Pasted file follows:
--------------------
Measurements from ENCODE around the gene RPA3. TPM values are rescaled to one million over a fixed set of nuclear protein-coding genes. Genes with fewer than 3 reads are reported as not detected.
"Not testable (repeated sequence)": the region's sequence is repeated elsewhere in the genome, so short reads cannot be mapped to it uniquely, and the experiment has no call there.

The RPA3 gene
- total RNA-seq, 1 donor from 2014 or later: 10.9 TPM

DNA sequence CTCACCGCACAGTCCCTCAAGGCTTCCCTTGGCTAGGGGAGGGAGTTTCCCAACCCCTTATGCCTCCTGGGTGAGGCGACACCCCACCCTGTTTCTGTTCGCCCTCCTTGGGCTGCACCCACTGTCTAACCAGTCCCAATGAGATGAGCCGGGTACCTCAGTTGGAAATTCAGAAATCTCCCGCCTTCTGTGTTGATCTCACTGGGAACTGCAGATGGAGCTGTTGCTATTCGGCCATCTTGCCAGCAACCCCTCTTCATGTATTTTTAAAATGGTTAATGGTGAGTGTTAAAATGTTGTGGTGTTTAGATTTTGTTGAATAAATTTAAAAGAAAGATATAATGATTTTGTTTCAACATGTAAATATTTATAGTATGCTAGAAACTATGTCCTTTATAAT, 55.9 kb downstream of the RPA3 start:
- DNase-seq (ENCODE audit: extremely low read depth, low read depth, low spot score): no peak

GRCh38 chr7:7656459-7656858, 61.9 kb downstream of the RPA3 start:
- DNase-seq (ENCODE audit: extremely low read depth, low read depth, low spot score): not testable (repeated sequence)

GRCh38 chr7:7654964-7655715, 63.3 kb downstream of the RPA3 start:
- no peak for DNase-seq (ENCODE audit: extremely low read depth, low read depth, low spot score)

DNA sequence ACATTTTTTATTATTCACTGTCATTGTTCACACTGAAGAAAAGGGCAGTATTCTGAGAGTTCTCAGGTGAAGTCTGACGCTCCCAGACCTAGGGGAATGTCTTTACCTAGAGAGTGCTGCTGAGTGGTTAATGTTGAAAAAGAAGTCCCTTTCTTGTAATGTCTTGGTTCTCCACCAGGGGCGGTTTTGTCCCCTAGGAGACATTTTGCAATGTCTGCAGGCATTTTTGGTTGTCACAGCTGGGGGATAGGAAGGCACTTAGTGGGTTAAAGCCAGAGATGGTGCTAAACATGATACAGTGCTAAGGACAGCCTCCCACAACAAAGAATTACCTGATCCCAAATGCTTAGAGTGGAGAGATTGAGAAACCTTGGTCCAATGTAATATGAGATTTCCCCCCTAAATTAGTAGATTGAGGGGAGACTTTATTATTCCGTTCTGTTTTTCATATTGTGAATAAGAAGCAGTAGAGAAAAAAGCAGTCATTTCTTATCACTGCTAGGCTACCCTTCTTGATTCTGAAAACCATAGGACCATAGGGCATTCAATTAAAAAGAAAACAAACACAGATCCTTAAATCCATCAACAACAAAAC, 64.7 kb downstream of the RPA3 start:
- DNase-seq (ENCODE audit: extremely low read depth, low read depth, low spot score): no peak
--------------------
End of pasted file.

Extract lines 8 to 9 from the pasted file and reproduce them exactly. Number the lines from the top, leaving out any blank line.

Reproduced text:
- DNase-seq (ENCODE audit: extremely low read depth, low read depth, low spot score): not testable (repeated sequence)

GRCh38 chr7:7654964-7655715, 63.3 kb downstream of the RPA3 start: